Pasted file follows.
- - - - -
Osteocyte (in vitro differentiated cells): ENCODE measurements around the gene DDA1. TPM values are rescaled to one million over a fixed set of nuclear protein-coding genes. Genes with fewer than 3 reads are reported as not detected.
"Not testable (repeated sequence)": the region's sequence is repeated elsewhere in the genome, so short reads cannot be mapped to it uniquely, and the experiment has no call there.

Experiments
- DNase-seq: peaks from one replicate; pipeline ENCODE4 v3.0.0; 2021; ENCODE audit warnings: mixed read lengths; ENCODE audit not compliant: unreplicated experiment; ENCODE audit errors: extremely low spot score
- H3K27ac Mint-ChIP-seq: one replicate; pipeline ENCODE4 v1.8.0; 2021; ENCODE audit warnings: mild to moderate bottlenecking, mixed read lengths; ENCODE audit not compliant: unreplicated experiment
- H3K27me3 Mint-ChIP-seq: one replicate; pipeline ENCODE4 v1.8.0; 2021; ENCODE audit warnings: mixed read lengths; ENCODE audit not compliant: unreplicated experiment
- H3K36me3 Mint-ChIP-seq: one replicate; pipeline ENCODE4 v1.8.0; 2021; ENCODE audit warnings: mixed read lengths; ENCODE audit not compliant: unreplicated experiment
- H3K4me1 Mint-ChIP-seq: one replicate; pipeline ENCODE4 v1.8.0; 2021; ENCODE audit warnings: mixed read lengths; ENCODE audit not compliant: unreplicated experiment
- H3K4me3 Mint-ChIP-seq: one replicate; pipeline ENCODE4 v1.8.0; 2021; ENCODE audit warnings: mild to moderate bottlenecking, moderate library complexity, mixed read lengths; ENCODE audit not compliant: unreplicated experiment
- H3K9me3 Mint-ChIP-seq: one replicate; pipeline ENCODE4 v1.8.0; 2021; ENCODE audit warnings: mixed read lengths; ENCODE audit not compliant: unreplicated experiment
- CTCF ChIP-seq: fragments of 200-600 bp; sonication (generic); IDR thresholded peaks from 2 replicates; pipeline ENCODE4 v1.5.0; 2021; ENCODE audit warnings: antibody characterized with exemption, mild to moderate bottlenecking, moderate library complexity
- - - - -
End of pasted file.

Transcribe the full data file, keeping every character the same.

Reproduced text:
Osteocyte (in vitro differentiated cells): ENCODE measurements around the gene DDA1. TPM values are rescaled to one million over a fixed set of nuclear protein-coding genes. Genes with fewer than 3 reads are reported as not detected.
"Not testable (repeated sequence)": the region's sequence is repeated elsewhere in the genome, so short reads cannot be mapped to it uniquely, and the experiment has no call there.

Experiments
- DNase-seq: peaks from one replicate; pipeline ENCODE4 v3.0.0; 2021; ENCODE audit warnings: mixed read lengths; ENCODE audit not compliant: unreplicated experiment; ENCODE audit errors: extremely low spot score
- H3K27ac Mint-ChIP-seq: one replicate; pipeline ENCODE4 v1.8.0; 2021; ENCODE audit warnings: mild to moderate bottlenecking, mixed read lengths; ENCODE audit not compliant: unreplicated experiment
- H3K27me3 Mint-ChIP-seq: one replicate; pipeline ENCODE4 v1.8.0; 2021; ENCODE audit warnings: mixed read lengths; ENCODE audit not compliant: unreplicated experiment
- H3K36me3 Mint-ChIP-seq: one replicate; pipeline ENCODE4 v1.8.0; 2021; ENCODE audit warnings: mixed read lengths; ENCODE audit not compliant: unreplicated experiment
- H3K4me1 Mint-ChIP-seq: one replicate; pipeline ENCODE4 v1.8.0; 2021; ENCODE audit warnings: mixed read lengths; ENCODE audit not compliant: unreplicated experiment
- H3K4me3 Mint-ChIP-seq: one replicate; pipeline ENCODE4 v1.8.0; 2021; ENCODE audit warnings: mild to moderate bottlenecking, moderate library complexity, mixed read lengths; ENCODE audit not compliant: unreplicated experiment
- H3K9me3 Mint-ChIP-seq: one replicate; pipeline ENCODE4 v1.8.0; 2021; ENCODE audit warnings: mixed read lengths; ENCODE audit not compliant: unreplicated experiment
- CTCF ChIP-seq: fragments of 200-600 bp; sonication (generic); IDR thresholded peaks from 2 replicates; pipeline ENCODE4 v1.5.0; 2021; ENCODE audit warnings: antibody characterized with exemption, mild to moderate bottlenecking, moderate library complexity